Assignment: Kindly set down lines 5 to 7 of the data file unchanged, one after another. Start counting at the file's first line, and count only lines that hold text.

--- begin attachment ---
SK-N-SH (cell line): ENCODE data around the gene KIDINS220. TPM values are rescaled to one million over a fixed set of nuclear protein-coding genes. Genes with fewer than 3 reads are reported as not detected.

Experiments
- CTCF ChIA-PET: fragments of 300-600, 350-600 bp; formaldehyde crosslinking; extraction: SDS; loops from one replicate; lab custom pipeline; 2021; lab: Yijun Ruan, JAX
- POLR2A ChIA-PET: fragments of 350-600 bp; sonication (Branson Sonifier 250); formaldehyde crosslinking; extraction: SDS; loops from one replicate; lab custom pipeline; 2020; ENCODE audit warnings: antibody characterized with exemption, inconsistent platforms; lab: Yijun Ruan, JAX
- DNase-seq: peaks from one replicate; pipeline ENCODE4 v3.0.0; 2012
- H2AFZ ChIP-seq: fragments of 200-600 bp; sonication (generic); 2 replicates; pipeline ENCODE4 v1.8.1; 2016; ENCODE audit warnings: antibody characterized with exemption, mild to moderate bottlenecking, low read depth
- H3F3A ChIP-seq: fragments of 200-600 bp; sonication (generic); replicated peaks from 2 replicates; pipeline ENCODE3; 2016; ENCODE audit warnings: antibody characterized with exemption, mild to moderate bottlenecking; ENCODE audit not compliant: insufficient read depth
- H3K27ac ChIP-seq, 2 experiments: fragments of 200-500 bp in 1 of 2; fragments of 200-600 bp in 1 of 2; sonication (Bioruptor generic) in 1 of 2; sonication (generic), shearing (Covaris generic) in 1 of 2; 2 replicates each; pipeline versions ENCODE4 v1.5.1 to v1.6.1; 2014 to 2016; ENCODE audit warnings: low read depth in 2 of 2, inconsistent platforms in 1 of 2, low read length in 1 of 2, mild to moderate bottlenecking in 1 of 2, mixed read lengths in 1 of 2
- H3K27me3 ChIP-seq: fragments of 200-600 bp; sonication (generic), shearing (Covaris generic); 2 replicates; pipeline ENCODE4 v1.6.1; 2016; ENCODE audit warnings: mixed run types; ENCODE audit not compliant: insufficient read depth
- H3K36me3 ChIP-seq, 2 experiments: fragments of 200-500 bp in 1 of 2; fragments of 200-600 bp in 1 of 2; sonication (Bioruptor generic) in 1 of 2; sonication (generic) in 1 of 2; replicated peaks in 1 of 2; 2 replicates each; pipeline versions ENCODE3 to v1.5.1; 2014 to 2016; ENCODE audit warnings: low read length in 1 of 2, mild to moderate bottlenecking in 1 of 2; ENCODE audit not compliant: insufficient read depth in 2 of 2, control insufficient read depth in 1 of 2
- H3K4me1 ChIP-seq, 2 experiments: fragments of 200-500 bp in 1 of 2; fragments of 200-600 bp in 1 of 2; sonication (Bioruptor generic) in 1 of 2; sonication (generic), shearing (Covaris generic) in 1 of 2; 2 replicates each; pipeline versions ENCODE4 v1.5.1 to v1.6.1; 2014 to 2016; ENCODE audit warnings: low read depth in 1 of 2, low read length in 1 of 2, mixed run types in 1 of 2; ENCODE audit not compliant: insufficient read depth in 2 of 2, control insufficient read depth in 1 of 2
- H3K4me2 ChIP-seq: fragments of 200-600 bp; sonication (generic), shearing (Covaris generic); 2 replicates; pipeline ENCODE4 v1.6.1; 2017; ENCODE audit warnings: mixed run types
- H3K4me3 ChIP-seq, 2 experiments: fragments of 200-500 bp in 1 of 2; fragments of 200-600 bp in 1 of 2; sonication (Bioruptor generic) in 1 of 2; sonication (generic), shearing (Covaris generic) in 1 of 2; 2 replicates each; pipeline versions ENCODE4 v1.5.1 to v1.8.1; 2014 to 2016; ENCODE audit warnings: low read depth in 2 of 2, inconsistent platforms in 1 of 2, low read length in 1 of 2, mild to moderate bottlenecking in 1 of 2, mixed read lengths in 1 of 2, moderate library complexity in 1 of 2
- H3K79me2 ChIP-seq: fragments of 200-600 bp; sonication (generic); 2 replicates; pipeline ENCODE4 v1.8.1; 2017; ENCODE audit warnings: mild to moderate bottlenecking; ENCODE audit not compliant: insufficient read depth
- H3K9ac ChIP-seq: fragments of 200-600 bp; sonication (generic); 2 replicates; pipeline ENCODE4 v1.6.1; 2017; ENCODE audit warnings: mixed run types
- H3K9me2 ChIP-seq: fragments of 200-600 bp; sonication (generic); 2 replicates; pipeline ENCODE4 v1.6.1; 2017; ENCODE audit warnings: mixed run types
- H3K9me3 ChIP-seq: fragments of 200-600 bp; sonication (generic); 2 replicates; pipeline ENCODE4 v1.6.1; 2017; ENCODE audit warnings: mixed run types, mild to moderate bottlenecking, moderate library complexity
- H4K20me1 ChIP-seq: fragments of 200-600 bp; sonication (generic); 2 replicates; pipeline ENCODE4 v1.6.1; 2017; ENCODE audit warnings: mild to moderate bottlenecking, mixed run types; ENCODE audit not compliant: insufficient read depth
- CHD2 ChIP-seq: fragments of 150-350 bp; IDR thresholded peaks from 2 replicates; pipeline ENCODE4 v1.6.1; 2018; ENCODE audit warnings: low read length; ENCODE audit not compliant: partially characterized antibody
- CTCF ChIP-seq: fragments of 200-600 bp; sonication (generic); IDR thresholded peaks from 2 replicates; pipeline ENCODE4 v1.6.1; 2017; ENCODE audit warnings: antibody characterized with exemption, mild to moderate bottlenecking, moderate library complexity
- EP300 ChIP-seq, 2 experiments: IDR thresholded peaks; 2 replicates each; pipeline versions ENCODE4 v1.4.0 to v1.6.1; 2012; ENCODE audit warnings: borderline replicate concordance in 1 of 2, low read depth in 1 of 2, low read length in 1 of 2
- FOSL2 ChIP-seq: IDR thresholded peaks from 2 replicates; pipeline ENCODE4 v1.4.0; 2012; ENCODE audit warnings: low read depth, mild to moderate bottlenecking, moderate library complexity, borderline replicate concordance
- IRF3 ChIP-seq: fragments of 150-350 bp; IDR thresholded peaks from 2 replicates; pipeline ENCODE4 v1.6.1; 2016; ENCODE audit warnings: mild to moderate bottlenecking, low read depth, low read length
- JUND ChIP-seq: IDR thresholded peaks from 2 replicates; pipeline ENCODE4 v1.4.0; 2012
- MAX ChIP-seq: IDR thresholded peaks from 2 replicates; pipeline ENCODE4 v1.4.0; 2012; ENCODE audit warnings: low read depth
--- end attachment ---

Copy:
- DNase-seq: peaks from one replicate; pipeline ENCODE4 v3.0.0; 2012
- H2AFZ ChIP-seq: fragments of 200-600 bp; sonication (generic); 2 replicates; pipeline ENCODE4 v1.8.1; 2016; ENCODE audit warnings: antibody characterized with exemption, mild to moderate bottlenecking, low read depth
- H3F3A ChIP-seq: fragments of 200-600 bp; sonication (generic); replicated peaks from 2 replicates; pipeline ENCODE3; 2016; ENCODE audit warnings: antibody characterized with exemption, mild to moderate bottlenecking; ENCODE audit not compliant: insufficient read depth